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A Country Funeral


The train stopped briefly in Nieczawy. Stefan had barely pushed through the crowd to the doors and jumped off when the locomotive wheezed and the wheels began to drum behind him. For an hour he had been worrying that he would miss his stop; that problem had overshadowed all others, even the goal of the journey itself. Now, breathing sharp outdoor air after the stuffiness of the train, he walked uncertainly, squinting in the sun, at once liberated and helpless, as if he had been jolted out of a deep sleep. It was one of the last days of February and the sky was streaked with light clouds pale at their edges. The snow had been partly melted by the thaw and sat heavily in tire hollows and gorges, exposing clumps of brush and bushes, blackening the road with mud and baring the clay hillsides. Chaos, harbinger of change, had appeared in a landscape once uniformly white.

  This thought cost Stefan a careless step and water seeped into his shoe. He shuddered with disgust. The snorting of the locomotive was fading behind the Bierzyniec hills; Stefan could hear what sounded like an elusive chirping of crickets that seemed to come from all over: the unvarying sound of melting. In his woolly raglan, soft felt hat, and low city shoes, he knew that he cut an incongruous figure against the background of rolling hills. Dazzling streams danced and flashed along the road up to the village. Hopping from stone to stone, he finally made it to the crossroads and glanced at his watch. It was almost one. No specific time had been set for the funeral, but he felt he ought to hurry. The body had left Kielce in its coffin yesterday. So it should already be at the church, since the telegram had contained that vague mention of a Mass. Or was it exequies? He couldn't remember, and it annoyed him to be pondering a liturgical question. It was a ten-minute walk to his uncle's house, and just as far to the cemetery, but what if the procession went the long way to stop at the church? Stefan moved toward the bend in the road, stopped, took a few steps back, and stopped again. He saw an old peasant coming along a path between the fields, shouldering the kind of cross usually carried at the head of a funeral procession. Stefan wanted to call out to him, but didn't dare. Clenching his teeth, he strode toward the cemetery.

 The peasant reached the cemetery wall and disappeared. Stefan could not tell whether he had gone on toward the village; in desperation he gathered up the folds of his coat like an old woman and charged through the puddles. The road to the cemetery skirted a small hill overgrown with hazel. Ignoring the way his feet sank into the snow and the twigs lashed his face, Stefan ran to the top. The thicket ended abruptly. He came back down onto the road just in front of the cemetery. It was quiet and empty, with no trace of the peasant. Stefan's haste evaporated at once. He looked mournfully at his muddy trouser cuffs and, gasping for breath, peered over the gate. There was no one in the cemetery. When he pushed it open, the gate's dreadful shriek subsided into a sad groan. Dirty crusted snow covered the graves in billows that left mounds at the foot of the crosses, whose wooden ranks ended at a wild lilac bush. Beyond stood the stone monument of the Princes of Nieczawy and the larger, separate crypt of the Trzyniecki family, black with names and dates in gold letters, three birches standing at the granite headstone. In an empty strip that separated the mausoleum from the rest of the cemetery like a no-man's-land gaped a freshly dug grave whose clay blotted the surrounding white. Stefan stopped dead, shocked. Apparently the mausoleum was full, and with no time or way to enlarge it, a Trzyniecki would have to go into the ground like anyone else. Stefan imagined how Uncle Anzelm must have felt about this, but there was no real choice: since Nieczawy had once belonged to the Trzynieckis, all the dead were buried here, and although only Uncle Ksawery's house now remained, the custom endured. At each death family representatives came to the funeral from all over Poland.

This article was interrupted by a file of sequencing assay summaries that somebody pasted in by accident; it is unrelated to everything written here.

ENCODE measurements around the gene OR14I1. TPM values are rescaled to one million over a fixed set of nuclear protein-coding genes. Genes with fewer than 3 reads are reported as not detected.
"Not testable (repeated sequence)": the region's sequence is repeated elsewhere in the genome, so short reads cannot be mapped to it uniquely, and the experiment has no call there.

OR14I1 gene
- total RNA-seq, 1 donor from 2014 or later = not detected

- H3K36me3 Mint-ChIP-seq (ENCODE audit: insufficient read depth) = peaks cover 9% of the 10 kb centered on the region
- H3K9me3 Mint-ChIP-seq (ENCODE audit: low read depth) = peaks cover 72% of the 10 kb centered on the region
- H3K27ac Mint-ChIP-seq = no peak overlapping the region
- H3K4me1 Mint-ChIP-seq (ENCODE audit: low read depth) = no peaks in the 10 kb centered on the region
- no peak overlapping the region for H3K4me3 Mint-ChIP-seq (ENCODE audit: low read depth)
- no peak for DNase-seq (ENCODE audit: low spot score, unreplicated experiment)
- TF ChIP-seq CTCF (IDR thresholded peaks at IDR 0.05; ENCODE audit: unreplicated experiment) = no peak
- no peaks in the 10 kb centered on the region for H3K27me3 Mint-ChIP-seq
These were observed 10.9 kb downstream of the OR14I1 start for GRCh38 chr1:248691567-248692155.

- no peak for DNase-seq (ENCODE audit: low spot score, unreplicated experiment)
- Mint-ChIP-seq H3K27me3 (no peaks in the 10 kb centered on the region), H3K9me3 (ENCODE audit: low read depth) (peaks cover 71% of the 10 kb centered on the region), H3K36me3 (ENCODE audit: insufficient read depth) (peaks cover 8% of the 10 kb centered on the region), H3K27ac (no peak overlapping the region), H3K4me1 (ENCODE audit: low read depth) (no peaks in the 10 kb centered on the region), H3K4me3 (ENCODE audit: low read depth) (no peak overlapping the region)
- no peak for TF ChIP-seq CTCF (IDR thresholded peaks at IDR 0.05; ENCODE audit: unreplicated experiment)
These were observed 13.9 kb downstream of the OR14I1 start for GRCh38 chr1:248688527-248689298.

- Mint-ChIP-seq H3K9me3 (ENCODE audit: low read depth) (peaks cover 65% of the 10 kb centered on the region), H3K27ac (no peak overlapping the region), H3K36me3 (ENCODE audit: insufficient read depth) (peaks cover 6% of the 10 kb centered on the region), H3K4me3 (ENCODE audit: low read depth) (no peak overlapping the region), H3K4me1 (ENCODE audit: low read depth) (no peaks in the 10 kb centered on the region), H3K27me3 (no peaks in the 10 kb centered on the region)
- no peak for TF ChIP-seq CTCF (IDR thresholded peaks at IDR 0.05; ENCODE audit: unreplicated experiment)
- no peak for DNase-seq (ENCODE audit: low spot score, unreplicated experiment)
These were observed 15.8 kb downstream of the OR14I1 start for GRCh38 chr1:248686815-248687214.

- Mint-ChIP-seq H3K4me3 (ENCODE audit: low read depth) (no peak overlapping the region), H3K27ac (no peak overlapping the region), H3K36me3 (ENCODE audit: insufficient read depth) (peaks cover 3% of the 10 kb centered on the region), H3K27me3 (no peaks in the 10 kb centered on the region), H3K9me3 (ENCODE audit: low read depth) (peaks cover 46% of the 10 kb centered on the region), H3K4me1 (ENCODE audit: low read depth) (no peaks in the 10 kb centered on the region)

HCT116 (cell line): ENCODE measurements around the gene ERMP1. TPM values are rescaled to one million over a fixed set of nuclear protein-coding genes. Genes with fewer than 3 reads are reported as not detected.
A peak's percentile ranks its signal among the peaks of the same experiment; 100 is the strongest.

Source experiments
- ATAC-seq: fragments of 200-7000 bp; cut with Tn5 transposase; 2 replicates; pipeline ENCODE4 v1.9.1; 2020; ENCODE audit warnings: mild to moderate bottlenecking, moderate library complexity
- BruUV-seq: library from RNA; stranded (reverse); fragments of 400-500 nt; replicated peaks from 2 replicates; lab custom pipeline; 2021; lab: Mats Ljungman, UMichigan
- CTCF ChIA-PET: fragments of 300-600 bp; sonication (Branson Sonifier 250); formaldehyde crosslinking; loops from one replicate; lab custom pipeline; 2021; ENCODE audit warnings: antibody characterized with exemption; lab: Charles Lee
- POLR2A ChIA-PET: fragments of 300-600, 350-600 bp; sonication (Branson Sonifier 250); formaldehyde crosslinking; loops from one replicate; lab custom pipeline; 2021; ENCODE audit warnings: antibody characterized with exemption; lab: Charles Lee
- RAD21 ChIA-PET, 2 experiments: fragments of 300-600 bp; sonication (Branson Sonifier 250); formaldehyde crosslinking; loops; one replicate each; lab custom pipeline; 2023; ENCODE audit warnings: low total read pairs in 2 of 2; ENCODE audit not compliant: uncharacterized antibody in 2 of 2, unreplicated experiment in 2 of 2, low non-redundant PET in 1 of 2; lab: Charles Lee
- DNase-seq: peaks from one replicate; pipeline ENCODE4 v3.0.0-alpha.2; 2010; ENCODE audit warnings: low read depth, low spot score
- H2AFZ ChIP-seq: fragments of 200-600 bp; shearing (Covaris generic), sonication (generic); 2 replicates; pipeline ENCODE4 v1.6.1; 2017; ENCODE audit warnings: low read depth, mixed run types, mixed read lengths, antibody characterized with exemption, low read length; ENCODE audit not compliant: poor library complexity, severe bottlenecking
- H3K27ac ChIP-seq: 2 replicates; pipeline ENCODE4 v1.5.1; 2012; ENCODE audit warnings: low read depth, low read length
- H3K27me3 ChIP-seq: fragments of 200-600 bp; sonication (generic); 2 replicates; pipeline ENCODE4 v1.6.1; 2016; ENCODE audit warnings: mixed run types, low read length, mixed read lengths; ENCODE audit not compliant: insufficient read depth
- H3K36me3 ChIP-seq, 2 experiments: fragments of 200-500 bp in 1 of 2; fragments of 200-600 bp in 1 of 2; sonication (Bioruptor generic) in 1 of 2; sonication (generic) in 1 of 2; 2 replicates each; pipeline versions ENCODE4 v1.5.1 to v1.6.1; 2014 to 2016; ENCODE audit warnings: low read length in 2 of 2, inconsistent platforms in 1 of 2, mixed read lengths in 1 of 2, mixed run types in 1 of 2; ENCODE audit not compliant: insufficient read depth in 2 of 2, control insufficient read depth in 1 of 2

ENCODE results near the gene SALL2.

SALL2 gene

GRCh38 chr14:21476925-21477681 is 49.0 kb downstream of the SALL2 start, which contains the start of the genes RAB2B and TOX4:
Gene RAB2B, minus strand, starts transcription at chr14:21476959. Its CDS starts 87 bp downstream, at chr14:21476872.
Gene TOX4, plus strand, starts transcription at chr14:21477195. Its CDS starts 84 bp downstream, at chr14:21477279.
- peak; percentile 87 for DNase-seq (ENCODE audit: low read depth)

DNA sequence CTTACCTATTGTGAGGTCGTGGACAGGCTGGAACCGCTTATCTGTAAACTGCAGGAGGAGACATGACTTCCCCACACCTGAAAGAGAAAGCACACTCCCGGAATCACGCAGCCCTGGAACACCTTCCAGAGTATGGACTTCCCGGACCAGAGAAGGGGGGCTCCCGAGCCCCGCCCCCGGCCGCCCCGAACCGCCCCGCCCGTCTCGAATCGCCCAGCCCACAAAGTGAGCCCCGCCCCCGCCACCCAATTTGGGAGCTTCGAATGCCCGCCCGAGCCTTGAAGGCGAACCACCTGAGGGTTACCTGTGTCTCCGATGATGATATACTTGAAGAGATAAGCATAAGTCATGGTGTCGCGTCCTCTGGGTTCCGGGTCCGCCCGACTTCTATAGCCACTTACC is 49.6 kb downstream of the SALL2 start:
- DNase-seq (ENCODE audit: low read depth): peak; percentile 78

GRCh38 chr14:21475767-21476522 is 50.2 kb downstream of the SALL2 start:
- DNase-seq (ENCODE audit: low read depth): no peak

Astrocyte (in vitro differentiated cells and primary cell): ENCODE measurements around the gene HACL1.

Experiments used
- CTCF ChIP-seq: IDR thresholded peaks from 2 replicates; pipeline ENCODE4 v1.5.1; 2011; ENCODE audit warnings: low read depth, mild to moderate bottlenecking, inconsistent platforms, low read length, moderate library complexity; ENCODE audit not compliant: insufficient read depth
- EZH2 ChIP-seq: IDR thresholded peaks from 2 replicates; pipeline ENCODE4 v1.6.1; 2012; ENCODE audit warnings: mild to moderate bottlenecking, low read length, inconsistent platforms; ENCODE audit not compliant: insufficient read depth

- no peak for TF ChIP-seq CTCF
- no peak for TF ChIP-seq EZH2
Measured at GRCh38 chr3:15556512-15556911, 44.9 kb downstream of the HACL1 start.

Translated by William Brand, Harcourt Brace 1988